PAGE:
- Marianne Williams announces her plan for a Department of Peace 4 Years Ago
- PewDiePie marries Marzia—and shares photos of YouTube’s royal wedding 4 Years Ago
- How to stream Club América vs. Tigres UANL in the Leagues Cup semis 4 Years Ago
- Deadpool unmasked: Here’s everything you need to know about Marvel’s anti-hero Today 7:53 AM
- Fantasy football 2019: Your team-by-team AFC preview Today 7:45 AM
- Invader Zim is still delightfully weird in ‘Enter the Florpus’ Today 7:00 AM
- ‘Spider-Man: Far From Home’ is getting a totally unnecessary re-release Today 6:43 AM
- People are demanding the man who filmed the killing of Eric Garner be freed with #FreeRamsey Monday 7:36 PM
- Billie Eilish’s ‘Bad Guy’ unseats ‘Old Town Road’ from the No. 1 spot Monday 6:11 PM
- People think Ghislaine Maxwell was Photoshopped in those In-N-Out photos Monday 5:41 PM
- People are transfixed by a TikTok cat dancing along to ‘Mr. Sandman’ Monday 4:52 PM
- Nazi troll pretending to be antifa in Portland gets outed by internet Monday 4:15 PM
- ‘Dear White People’ season 3 reflects the exhaustion of the times—for better or for worse Monday 3:59 PM
- ‘Seinfeld’ and ‘Friends’ fans feud over which sitcom is better Monday 3:57 PM
- Anti-abortion centers are getting around Google’s misinformation policy Monday 3:45 PM
It seems like the holiday season begins earlier every year. The Halloween holiday season, that is.
Tumblr is the unofficial home of Internet Halloween, the gathering point of the skeleton war, the place where vintage creepypasta tales go to get memed. And for whatever reason, Mothman is the latest lovable horror fad.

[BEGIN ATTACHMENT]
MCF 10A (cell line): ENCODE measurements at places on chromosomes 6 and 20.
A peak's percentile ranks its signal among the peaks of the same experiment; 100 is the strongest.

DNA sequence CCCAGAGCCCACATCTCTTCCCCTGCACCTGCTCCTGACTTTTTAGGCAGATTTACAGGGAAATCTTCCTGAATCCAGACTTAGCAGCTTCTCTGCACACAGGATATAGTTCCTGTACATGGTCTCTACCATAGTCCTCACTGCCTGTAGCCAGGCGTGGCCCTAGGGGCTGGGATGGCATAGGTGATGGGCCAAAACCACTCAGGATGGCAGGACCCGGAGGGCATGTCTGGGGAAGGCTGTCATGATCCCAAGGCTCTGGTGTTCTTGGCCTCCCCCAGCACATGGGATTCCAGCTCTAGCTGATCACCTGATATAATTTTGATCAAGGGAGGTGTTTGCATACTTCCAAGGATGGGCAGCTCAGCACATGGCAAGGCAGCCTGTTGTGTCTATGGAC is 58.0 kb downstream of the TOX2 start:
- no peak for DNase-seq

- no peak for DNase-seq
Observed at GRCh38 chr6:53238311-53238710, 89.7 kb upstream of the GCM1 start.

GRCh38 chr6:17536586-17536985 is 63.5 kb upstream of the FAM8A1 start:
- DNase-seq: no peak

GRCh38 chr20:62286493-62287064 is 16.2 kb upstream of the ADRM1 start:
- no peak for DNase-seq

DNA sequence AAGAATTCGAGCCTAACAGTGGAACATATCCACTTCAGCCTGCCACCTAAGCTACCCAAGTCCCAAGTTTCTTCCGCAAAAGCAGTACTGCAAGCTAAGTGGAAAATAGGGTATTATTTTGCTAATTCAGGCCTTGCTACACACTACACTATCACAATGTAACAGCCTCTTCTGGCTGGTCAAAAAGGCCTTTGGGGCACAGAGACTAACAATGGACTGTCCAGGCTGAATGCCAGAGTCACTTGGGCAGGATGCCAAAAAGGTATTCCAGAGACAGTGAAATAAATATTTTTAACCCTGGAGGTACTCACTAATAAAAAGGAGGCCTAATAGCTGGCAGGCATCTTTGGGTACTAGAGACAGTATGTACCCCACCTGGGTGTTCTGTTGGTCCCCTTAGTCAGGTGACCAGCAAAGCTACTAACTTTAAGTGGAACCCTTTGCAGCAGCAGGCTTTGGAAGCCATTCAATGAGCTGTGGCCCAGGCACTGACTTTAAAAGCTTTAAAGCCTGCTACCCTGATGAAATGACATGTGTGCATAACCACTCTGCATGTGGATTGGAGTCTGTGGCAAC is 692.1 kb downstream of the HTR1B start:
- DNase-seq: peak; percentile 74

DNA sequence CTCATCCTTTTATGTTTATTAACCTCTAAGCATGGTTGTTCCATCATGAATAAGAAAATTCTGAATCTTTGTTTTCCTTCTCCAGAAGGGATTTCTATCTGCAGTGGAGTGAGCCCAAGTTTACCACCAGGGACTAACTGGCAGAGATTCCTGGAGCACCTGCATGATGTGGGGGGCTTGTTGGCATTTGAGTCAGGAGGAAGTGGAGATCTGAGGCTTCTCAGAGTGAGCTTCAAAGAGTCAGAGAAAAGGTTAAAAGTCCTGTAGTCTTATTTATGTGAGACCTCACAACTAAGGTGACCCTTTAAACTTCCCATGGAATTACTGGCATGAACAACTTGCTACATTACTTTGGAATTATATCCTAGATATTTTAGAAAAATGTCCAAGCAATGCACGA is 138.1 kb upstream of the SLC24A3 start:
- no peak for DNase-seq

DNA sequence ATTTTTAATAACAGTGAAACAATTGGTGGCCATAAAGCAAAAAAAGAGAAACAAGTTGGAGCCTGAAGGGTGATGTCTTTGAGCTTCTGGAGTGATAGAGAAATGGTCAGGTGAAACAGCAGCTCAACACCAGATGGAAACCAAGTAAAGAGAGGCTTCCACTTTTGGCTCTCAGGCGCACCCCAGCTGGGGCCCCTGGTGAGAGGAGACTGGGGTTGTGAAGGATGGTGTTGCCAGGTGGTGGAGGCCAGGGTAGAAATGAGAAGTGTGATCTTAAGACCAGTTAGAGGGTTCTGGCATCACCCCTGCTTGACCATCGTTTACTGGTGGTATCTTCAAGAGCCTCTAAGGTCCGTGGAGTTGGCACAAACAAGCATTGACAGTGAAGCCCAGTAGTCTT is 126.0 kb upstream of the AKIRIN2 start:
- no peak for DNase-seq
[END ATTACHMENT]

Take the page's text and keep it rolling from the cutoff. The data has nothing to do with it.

Mothman is an American urban legend, scarier than Bigfoot but significantly less frightening than Slender Man. He (or she, or it) was first spotted in Point Pleasant, West Virginia, in 1966, and is described variously as a winged humanoid with glowing eyes, a red-eyed giant moth creature, and—more realistically—a large bird known as the sandhill crane, which has red plumage round its eyes and a maximum wingspan of more than seven feet.
Despite seeming oddly non-lethal compared to most cryptyzoological phenomena, Mothman has inspired books, movies (The Mothman Prophecies, starring Richard Gere), a local statue, and an annual festival.
This combination of friendliness (nowhere near as aggressive as a reptilian or a vampire!) and weird urban folklore may explain why Mothman has been adopted as the latest adorable Tumblr fanart trend. That, and this viral post from last month:
Yes, you now have “Mothman” stuck in your head, to the tune of “YMCA.” You’re welcome.
What does Mothman look like? Admittedly there haven’t been any confirmed sightings since the 1960s (and even then, the facts are pretty dubious), but if there’s one thing everyone can agree on, it’s that mothman is shaped like a friend.
For full mothmeme coverage, we recommend following Mothman Daily. In the meantime, start planning for your fluffy and/or feathery Mothman Halloween costume.
Art via mothmandaily/Tumblr
Gavia Baker-Whitelaw is a staff writer at the Daily Dot, covering geek culture and fandom. Specializing in sci-fi movies and superheroes, she also appears as a film and TV critic on BBC radio. Elsewhere, she co-hosts the pop culture podcast Overinvested. Follow her on Twitter: @Hello_Tailor